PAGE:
• Barbara: Glad you shared your experience. Sounds like what was first termed malarky (never knew how to spell that before :) ) helped seed later depth sharing. All in psyche's good time.
      Sometimes I have started with a more "surface" modality and found the client hungry for more depth. Its all in the "magic" of the moment. Are you limited by insurance expectations?
  • As a therapist I have a depth/Jungian perspective, but I utilize many different tools in assisting my clients. Sometimes they need behavior modification (boo-hiss lol) techniques and so that's what I give 'em. It's all about being balanced and not getting so fixated on my one way of seeing things or framing problems that we miss a perfectly good intervention or perspective from another tradition.

    That said, I have had amazing real world outcomes utilizing dream work, imaginal techniques, mythological connections, and archetypal illumination both for myself and my clients. The trick for me has been not to force my perspective onto things. It is not enough to see the possibility of applying a Jungian perspective, it has to be right--for the moment, for the client, and as you say, it has to make real world sense.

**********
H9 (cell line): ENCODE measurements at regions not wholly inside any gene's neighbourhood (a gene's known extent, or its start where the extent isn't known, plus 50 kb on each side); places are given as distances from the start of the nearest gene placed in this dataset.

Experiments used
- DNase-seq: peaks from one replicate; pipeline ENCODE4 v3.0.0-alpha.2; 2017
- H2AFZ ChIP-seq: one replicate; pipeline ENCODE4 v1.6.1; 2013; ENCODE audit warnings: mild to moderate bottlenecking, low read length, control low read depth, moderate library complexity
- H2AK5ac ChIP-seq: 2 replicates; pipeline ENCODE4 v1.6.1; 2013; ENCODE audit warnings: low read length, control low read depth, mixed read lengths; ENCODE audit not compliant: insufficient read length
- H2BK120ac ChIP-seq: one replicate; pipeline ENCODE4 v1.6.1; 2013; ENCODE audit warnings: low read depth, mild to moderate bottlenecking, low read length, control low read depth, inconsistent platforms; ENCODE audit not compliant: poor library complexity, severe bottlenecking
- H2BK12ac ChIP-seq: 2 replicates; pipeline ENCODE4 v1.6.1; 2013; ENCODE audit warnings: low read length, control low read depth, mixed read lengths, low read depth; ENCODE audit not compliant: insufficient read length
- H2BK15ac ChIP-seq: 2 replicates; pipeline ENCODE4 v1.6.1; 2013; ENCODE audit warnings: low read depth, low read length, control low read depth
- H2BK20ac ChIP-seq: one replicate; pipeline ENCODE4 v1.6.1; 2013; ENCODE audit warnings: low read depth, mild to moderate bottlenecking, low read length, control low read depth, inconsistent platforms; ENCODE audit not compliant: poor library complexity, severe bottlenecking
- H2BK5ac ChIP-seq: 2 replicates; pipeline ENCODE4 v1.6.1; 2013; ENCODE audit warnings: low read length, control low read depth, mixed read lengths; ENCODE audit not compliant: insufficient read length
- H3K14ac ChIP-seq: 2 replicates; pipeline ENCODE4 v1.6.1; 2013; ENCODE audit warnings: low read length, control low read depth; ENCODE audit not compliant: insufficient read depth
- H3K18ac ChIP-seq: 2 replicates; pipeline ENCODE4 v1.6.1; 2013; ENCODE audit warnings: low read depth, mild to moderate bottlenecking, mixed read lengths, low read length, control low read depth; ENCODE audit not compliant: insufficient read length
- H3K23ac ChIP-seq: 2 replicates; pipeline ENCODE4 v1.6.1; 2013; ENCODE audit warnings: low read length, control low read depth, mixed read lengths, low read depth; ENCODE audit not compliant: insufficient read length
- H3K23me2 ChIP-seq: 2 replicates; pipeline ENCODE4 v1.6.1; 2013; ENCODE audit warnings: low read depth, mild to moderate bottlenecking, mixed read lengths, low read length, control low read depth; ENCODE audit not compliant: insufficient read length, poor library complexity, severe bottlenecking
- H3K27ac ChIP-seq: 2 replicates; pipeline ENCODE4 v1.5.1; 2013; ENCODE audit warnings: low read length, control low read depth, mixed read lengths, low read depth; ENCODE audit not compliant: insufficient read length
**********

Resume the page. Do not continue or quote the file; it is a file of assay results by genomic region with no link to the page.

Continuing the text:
I heard some statistics last week about the factors that determine the efficacy of therapy. It was said that 30% could be attributed to the person of the therapist--caring, presence, unconditional positive regard, etc., all that Rogerian stuff. 50% was attributable to client engagement/commitment to the process, and the other 20% was a catch-all of other factors such as theory, interventions, and unknown factors. I think it is safe to say that what the therapist brings to the work also impacts client engagement and commitment, so the 30% is probably underestimated.

    My two cents :-)
  • Thanks for your response to my person plea. I'm also glad you mention that using Jungian theory is not just child's play. As to Jung's place in bringing the value of the East to the West, I might expand that and say that Jung's work emphasized to the West that we are not the center of the universe as the source for all knowledge and original thought. Funny you mention an organic chemistry book in third grade. For me, it was Grey's Anatomy that as a third grader I poured over. Jung developed his theories while practicing his profession rather than learning all the theory, accepting it and then, like a mechanic, starting to fix psyches. Theory and practice and personal experience informed each other. My cry came from a place where I am currently, steeped in theory with far less practice and experience. I have to keep remembering that Jung resisted the idea of a "school of thought" being created out of his findings and would often state, in the words of today, "But that's just me talking."
    Well, back to the books and my analyst.